Features

Beach

Beaches are good places to think with about waste and ruination. They were once generically places of waste (in the etymological sense of “unoccupied, uncultivated”) while recognized as actants in processes of ruination—including erosion that produced their defining shingle and sand, the death and decay of what washes up on them, and the shipwrecks they induced. In the industrializing world …

Features

Residue

Waste and toxicity are foundational categories of knowledge for the Anthropocene. Consider how natural scientists approach the topic. Empirically, the “great acceleration” they’ve identified corresponds to a massive increase in human-generated wastes: carbon molecules, toxic chemicals, radioactive particles, plastics, and much more. Measuring molecular concentrations of these materials, and mapping these measurements onto models of earth systems (such as the …

Features

Toxicity, Waste, Detritus: An Introduction

Planet Earth has entered the time of the Anthropocene. For natural scientists, this means that human activity, taken as a whole, has come to rival geological and biophysical forces in its effect on the planet. Disturbing material comparisons communicate the deep weirdness of this fact. For example, there’s now enough concrete on the planet to produce a 2mm thick, full-scale …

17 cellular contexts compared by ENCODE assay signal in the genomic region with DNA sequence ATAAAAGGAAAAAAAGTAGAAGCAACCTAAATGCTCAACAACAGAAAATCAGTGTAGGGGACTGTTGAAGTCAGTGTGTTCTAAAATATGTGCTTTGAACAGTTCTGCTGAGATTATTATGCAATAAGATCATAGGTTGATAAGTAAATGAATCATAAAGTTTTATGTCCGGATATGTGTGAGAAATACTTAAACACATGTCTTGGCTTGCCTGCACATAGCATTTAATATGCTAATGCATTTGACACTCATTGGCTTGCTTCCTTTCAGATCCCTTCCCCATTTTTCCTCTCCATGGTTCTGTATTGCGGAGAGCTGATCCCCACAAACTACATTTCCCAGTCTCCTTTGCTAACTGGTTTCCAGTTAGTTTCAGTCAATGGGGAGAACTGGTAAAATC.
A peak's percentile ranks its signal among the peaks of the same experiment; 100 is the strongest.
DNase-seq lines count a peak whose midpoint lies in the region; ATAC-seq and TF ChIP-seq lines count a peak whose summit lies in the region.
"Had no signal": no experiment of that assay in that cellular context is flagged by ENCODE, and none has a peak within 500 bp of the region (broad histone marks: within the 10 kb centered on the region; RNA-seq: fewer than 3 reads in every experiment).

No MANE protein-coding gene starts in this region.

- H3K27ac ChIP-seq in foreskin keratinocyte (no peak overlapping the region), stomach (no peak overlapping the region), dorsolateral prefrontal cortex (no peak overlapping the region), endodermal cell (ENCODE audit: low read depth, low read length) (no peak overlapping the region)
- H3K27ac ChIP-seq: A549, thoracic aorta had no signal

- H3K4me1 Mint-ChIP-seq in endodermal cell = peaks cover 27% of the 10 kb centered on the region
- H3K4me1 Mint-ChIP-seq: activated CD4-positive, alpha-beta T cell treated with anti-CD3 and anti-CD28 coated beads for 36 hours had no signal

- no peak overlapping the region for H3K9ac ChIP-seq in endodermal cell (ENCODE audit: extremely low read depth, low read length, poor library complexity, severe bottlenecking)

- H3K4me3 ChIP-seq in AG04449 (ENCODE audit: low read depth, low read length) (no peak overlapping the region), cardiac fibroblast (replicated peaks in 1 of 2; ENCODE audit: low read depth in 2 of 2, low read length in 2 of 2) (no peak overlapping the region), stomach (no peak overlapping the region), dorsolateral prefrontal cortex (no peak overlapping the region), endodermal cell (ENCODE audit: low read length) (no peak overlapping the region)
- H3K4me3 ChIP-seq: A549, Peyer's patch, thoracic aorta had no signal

Features

Humanitarianism in the Anthropocene

The decade has been conceptually rich for anthropologists. From multi-species ethnography to the practice of care, the past several years have seen a flourish of analytical concepts and theoretical preoccupations. Two key developments among these emergent and often-interlinked topics are anthropology’s focus on international humanitarianism and the Anthropocene. To date these two important research streams have not been linked. This …

Features

Conference Report: ‘Comment penser l’anthropocène?’ at Collège de France, Paris

November 5 & 6, 2015 – Conference Program and Videos

The two-day conference ‘Comment penser l’anthropocène?’ (‘How to think the Anthropocene?’) at the Collège de France in Paris brought together numerous scholars from natural and political sciences, from philosophy, anthropology, sociology, history and law. It was chaired by Catherine Larrère and Philippe Descola with the support of the patronage committee …

Books

Anna Lowenhaupt Tsing’s “The Mushroom at the End of the World: On the Possibility of Life in Capitalist Ruins”

tsingcoverThe Mushroom at the End of the World: On the Possibility of Life in Capitalist Ruins

by Anna Lowenhaupt Tsing

Princeton University Press, 2015, 352 pages

Yeah. What a nice book. Thank goodness there are feminists at the controls as we enter the ecological—which is to say, truly post-modern (note the hyphen) era. This is a profoundly nonviolent, and therefore …